Sean Harapko, Global Media & Entertainment Supply Chain leader at EY, discusses the benefits of service management integration (SMI) and the CIO’s role in it.
While yesterday’s companies were expected to cover and do everything themselves, today’s technology advances and talent shortages are driving them to outsource an increasing amount of services to providers that move up the value chain into front-office functions. Examples of such services are R&D, infrastructure as a service, software as a service or analytics as a service. Effectively managing an increasingly complex and specialized supplier landscape is fraught with challenges. Many of these apply to both the suppliers and the retained organization. Without effective control of these areas, delivery costs can spiral out of control.
Therefore, service management integration (SMI) – a means of managing and governing the delivery of services across the enterprise – is becoming increasingly important. It is evolving into a bridge that links the enterprise, the vendor base and shared delivery. If implemented correctly, SMI can help to secure compliance to service level agreements, but also to drive innovation across the enterprise while optimizing total cost of the delivery model.
In detail, SMI can provide CIOs and their companies with several advantages, including:
- The ability to seize benefits in technology breakthroughs to reduce IT costs while delivering superior functionality to the business
- A single point of accountability for end-to-end service delivery to the business
- A consistent service framework globally with incentives for service improvement and innovation
- Enterprise-wide capability for managing IT risks and compliance across complex environments of IT service providers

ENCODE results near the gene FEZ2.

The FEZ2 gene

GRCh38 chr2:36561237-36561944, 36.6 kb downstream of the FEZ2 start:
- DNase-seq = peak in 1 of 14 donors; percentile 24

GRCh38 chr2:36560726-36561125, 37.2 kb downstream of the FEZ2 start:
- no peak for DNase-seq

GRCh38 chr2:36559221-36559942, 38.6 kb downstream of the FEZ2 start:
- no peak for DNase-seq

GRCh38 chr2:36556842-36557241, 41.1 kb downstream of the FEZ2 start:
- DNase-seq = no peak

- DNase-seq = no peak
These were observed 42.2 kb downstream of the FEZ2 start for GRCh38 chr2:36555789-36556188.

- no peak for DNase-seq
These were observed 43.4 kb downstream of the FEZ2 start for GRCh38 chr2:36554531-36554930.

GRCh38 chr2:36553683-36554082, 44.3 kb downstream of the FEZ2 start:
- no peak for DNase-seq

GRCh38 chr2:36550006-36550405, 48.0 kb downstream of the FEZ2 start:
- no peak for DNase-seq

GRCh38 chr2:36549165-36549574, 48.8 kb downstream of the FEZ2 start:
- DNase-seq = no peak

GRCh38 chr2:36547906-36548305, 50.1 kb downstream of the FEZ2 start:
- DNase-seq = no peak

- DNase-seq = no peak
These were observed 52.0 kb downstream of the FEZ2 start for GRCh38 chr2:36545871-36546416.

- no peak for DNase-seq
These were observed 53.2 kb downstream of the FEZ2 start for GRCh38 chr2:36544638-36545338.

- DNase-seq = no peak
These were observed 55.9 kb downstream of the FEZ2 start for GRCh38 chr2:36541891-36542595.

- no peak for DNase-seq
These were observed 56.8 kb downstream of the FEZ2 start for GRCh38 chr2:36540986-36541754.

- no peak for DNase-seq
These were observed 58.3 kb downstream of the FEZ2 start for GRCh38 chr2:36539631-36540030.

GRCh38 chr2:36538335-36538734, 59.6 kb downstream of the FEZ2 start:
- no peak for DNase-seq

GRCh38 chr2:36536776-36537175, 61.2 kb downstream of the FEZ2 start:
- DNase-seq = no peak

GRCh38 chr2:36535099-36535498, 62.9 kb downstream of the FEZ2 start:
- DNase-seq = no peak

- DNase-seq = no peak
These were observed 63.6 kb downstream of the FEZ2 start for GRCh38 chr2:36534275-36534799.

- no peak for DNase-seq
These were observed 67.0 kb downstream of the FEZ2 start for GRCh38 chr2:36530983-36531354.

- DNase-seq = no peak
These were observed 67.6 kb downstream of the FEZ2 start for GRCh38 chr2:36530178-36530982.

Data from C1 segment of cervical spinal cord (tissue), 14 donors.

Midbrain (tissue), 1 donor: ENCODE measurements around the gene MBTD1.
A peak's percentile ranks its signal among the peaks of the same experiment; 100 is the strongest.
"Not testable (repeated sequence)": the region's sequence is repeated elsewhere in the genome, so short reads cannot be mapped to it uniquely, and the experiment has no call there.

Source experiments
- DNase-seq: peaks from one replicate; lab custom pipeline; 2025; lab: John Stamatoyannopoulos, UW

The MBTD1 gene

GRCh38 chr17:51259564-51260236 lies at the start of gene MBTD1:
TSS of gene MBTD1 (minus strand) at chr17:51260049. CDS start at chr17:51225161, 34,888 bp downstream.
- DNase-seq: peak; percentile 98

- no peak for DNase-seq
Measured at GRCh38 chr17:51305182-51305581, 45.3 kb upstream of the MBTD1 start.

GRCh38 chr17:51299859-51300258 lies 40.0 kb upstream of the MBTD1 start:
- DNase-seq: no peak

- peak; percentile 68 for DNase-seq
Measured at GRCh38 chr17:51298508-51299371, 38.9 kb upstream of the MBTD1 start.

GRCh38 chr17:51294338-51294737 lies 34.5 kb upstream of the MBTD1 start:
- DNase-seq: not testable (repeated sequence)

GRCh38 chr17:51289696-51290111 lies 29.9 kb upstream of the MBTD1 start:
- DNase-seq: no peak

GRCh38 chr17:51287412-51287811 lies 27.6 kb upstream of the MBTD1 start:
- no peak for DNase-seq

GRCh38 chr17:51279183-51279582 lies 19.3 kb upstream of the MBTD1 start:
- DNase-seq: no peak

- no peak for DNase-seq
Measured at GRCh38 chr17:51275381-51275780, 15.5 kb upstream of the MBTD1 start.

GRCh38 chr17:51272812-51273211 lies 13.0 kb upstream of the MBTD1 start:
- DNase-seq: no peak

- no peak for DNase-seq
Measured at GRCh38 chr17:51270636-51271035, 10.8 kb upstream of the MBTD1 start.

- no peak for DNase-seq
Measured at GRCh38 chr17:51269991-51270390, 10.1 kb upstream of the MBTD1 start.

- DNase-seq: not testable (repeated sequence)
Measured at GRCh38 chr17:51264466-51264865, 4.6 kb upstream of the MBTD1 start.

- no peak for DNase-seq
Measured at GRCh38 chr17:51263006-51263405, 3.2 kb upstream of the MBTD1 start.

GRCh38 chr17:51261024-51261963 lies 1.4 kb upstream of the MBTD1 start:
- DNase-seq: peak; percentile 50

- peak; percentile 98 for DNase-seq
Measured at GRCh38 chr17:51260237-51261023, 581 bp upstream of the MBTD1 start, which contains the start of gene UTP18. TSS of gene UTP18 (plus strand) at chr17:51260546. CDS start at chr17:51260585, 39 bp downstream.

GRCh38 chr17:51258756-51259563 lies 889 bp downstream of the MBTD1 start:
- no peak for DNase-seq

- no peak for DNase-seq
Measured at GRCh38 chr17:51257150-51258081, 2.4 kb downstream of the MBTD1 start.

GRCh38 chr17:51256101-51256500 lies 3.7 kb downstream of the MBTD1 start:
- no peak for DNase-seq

- A mechanism to increase alignment of IT priorities with business objectives
Cashing in on the opportunity
Taking companies’ operational processes one step further, many services will be provisioned externally, with core operations closely aligned to strategic value and new, more formal integration layers being defined. This provides a large opportunity for the CIO, who is able to help with the transformational process of implementing the SMI.
Like all transformations, SMI will require a credible business case, which shows – where possible – how the program can be self-funding. To implement SMI successfully, the CIO will have to work with several internal stakeholders – including executives from finance, HR and procurement. This is important to gain buy-in at all levels and to separate transformation from operations and this collaboration will help to achieve the end state more quickly.
A well thought-out implementation plan and the right resources and skills are needed to make the transition a success. CIOs will have to get involved in changing the existing reactive approach to service delivery into a proactive one. Creating an achievable plan that builds upon quick wins and initial success stories, using a phased approach, is critical. And, lastly, CIOs can show their strategic sourcing, contracting, negotiating and program management skills to achieve cost savings.
Getting organizations to implement SMI, and assisting them with the implementation can provide significant opportunity for CIOs in delivering additional value, and providing innovation and continuous improvement to the key customer base. It also offers CIOs the opportunity to continue playing a leadership role as IT migrates to an “as-a-service” model, and there is less reliance on internal IT organizations to support internal applications and infrastructure.